This will immediately and painlessly transfer any static in your body to the coin.
If you’re still unsure about touching sheets and blankets loaded with static, you can reduce exposure from a safe distance by creating an anti-static spray from everyday items in the home.
Take a spray bottle and apply two tablespoons of fabric softener diluted with 2 cups of tap water. Shake the bottle and spray the contents on anything that holds static.
This spray will only reduce static for so long, so you must apply it at least once a day. To be safe, use the bottle before touching your bedsheets, like before bed or when preparing laundry.
You may build up static within the body whenever you spend time outdoors. If you have a static mat, wipe your feet on it, and you’ll discharge this static before interacting with sheets or blankets.
Static shocks are more frequent in winter than summer because the air is dry and lacks moisture. Greater humidity encourages the electrons held in the body to move, resulting in less friction.
Purchasing a humidifier and utilizing it in the winter makes static shocks less likely. According to the European Respiratory Journal, humidifiers can improve breathing and lead to better sleep.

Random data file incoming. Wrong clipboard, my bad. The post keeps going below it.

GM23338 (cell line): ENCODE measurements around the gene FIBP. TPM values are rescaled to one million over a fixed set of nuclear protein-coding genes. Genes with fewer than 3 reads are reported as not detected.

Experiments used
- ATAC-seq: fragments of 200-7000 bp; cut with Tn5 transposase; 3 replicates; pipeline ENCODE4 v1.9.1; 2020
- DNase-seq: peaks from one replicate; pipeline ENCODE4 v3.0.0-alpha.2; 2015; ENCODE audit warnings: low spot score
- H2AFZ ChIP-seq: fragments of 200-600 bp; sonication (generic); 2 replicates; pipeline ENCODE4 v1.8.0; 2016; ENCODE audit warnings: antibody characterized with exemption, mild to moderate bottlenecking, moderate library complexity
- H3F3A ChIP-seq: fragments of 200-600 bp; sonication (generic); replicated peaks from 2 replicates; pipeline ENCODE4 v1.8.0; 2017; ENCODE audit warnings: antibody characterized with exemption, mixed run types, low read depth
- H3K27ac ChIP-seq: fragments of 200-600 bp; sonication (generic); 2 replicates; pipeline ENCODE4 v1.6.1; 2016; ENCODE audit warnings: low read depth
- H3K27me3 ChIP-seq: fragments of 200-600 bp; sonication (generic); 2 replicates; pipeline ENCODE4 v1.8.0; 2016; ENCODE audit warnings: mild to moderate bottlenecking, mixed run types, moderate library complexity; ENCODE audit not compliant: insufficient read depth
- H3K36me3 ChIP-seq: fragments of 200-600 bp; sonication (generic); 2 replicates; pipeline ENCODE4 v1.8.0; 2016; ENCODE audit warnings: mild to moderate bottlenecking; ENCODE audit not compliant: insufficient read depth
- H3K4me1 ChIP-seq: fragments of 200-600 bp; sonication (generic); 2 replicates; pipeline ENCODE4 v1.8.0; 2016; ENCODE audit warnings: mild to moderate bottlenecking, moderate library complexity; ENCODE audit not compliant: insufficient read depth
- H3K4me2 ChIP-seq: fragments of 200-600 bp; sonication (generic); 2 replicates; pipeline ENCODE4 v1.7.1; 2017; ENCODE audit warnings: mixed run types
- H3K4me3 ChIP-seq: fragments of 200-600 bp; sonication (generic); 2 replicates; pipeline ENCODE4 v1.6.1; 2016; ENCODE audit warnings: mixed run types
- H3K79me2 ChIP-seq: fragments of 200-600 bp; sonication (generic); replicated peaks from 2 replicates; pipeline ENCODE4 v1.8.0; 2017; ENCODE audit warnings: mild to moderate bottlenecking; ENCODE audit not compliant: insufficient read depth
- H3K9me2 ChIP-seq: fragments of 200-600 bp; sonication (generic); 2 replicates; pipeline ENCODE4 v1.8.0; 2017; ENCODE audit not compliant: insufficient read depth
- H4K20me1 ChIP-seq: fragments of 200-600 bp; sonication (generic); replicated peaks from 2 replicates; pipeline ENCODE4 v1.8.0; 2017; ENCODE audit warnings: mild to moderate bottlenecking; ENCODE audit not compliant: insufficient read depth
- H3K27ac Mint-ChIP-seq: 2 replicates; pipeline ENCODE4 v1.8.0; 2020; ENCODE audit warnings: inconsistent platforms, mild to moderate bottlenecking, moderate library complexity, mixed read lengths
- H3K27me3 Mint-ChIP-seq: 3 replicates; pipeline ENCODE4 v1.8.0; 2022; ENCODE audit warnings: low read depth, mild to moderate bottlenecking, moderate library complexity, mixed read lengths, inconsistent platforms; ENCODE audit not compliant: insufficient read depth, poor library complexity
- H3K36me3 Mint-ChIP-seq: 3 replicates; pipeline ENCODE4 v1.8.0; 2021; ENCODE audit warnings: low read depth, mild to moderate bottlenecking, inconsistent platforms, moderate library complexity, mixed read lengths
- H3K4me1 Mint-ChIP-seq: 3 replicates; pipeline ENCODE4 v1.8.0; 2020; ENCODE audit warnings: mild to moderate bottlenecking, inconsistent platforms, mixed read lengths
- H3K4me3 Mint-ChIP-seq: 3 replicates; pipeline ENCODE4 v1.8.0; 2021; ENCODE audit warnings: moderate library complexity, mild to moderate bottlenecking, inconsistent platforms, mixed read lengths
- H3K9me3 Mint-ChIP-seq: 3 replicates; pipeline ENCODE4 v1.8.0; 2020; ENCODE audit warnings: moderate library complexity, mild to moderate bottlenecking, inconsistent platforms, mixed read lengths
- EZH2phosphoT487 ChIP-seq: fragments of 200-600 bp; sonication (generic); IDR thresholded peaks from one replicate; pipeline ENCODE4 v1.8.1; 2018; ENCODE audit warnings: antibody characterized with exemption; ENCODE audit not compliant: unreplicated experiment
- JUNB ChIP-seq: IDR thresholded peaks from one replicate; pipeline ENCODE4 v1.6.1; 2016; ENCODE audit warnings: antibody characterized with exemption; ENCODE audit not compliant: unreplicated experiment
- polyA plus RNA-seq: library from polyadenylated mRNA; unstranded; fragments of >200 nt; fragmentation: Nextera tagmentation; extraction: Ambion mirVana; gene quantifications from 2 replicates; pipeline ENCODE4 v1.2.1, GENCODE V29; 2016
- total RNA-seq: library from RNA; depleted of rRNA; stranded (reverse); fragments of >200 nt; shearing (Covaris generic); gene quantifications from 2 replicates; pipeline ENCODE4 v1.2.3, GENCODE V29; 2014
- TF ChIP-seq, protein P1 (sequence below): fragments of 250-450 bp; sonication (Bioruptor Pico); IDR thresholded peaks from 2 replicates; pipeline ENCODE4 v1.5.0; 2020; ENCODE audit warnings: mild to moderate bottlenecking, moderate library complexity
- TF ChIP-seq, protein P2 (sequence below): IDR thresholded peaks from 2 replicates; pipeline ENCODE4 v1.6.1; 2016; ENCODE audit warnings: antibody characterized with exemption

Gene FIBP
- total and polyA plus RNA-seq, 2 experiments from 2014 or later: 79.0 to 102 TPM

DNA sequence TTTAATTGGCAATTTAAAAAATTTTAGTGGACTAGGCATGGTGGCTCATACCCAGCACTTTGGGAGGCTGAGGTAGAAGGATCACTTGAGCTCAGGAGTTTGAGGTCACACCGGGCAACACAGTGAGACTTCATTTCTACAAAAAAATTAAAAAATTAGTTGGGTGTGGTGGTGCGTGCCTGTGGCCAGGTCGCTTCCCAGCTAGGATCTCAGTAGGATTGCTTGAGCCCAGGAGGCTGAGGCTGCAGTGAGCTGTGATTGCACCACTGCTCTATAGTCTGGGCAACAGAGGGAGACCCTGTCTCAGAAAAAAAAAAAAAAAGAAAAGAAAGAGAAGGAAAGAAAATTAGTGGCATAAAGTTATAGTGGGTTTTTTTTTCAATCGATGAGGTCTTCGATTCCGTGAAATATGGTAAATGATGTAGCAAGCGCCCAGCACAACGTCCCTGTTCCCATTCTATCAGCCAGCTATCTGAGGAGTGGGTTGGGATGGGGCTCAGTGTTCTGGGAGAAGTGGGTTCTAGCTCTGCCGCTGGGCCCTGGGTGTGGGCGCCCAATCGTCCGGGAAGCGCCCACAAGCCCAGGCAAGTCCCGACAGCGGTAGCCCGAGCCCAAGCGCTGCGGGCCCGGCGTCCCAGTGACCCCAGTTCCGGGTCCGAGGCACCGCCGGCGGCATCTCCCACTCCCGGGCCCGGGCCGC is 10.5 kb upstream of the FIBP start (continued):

Washing and Drying
Softening blankets with fabric softener means they’re less likely to carry static charge once dried.
White vinegar will have the same effect if you dislike fabric softeners. Mixing white vinegar with baking soda will make it even more effective.
In addition, resist the urge to tumble dry bedsheets and blankets.
Air drying will allow static to build on the sheets as they won’t be so arid. If you need to use a dryer, add a damp blanket for the last 20 minutes of the cycle.
As static shocks are caused by friction, you must be careful about what nightwear touches your blankets and sheets. Some materials, especially silk, polyester, and wool, are likelier to react this way.
Consider changing to different pajamas or even sleeping naked.
Remember that leaving your clothes on your blankets will allow the static to build. Expect a sharp pop and shock when you pick up any clothing constructed from manmade fibers.
Slippers must also be chosen carefully. Avoid footwear with rubber soles because this material is a superconductor. It absorbs static and spreads it around the body.
If the skin is dry and lacking moisture, shocks become much likelier.
Taking a shower before touching your bedsheets can help with this to an extent, but lotion is the most impactful solution. Applying a moisturizing hand cream will stop an immediate shock.
Of course, if you prefer to sleep naked, applying lotion all over your body is recommended.
The Global Journal of Pure and Applied Sciences stated that shea butter has relaxing and destressing qualities that may aid sleep. Assuming you have no allergies, add an essential oil like lavender.
New Bedsheets And Blankets
Consider changing your bedsheets and blankets to a different material that isn’t a natural conductor.
Pure cotton is ideal, as it won’t generate static. Wool and polyester are the main culprits. If the opportunity arises, make the material shock-free for interaction with blankets and sheets.
Static electricity on a fleece blanket won’t kill you, but it’ll be an unwelcome shock.